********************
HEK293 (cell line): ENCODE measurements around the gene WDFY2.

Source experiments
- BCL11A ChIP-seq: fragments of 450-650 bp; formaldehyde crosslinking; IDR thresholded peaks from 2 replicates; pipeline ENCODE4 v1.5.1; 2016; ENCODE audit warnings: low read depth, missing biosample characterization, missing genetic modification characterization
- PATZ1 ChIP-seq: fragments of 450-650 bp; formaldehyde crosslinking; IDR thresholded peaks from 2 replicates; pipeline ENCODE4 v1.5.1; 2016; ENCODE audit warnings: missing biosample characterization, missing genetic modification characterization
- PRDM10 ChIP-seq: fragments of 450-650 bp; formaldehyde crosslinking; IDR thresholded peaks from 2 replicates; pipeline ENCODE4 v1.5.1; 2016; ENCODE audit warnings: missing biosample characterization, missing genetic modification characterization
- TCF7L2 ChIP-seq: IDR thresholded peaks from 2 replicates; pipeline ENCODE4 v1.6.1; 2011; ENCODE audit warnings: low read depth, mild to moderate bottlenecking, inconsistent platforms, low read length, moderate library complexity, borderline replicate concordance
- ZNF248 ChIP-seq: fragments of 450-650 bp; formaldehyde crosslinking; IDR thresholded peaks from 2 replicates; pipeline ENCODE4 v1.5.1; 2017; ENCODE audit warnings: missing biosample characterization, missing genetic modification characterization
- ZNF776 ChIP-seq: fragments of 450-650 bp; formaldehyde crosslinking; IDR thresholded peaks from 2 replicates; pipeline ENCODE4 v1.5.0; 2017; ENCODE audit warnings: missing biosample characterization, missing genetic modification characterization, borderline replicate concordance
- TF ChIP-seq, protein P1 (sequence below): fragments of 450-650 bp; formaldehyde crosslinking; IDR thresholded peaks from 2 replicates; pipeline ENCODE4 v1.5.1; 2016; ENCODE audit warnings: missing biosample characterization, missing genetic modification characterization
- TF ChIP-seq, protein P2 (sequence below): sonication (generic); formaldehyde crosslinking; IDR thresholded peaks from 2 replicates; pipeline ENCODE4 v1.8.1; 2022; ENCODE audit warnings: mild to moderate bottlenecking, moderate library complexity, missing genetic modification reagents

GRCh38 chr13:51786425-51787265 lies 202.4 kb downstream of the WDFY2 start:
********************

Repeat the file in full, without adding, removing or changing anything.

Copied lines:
HEK293 (cell line): ENCODE measurements around the gene WDFY2.

Source experiments
- BCL11A ChIP-seq: fragments of 450-650 bp; formaldehyde crosslinking; IDR thresholded peaks from 2 replicates; pipeline ENCODE4 v1.5.1; 2016; ENCODE audit warnings: low read depth, missing biosample characterization, missing genetic modification characterization
- PATZ1 ChIP-seq: fragments of 450-650 bp; formaldehyde crosslinking; IDR thresholded peaks from 2 replicates; pipeline ENCODE4 v1.5.1; 2016; ENCODE audit warnings: missing biosample characterization, missing genetic modification characterization
- PRDM10 ChIP-seq: fragments of 450-650 bp; formaldehyde crosslinking; IDR thresholded peaks from 2 replicates; pipeline ENCODE4 v1.5.1; 2016; ENCODE audit warnings: missing biosample characterization, missing genetic modification characterization
- TCF7L2 ChIP-seq: IDR thresholded peaks from 2 replicates; pipeline ENCODE4 v1.6.1; 2011; ENCODE audit warnings: low read depth, mild to moderate bottlenecking, inconsistent platforms, low read length, moderate library complexity, borderline replicate concordance
- ZNF248 ChIP-seq: fragments of 450-650 bp; formaldehyde crosslinking; IDR thresholded peaks from 2 replicates; pipeline ENCODE4 v1.5.1; 2017; ENCODE audit warnings: missing biosample characterization, missing genetic modification characterization
- ZNF776 ChIP-seq: fragments of 450-650 bp; formaldehyde crosslinking; IDR thresholded peaks from 2 replicates; pipeline ENCODE4 v1.5.0; 2017; ENCODE audit warnings: missing biosample characterization, missing genetic modification characterization, borderline replicate concordance
- TF ChIP-seq, protein P1 (sequence below): fragments of 450-650 bp; formaldehyde crosslinking; IDR thresholded peaks from 2 replicates; pipeline ENCODE4 v1.5.1; 2016; ENCODE audit warnings: missing biosample characterization, missing genetic modification characterization
- TF ChIP-seq, protein P2 (sequence below): sonication (generic); formaldehyde crosslinking; IDR thresholded peaks from 2 replicates; pipeline ENCODE4 v1.8.1; 2022; ENCODE audit warnings: mild to moderate bottlenecking, moderate library complexity, missing genetic modification reagents

GRCh38 chr13:51786425-51787265 lies 202.4 kb downstream of the WDFY2 start: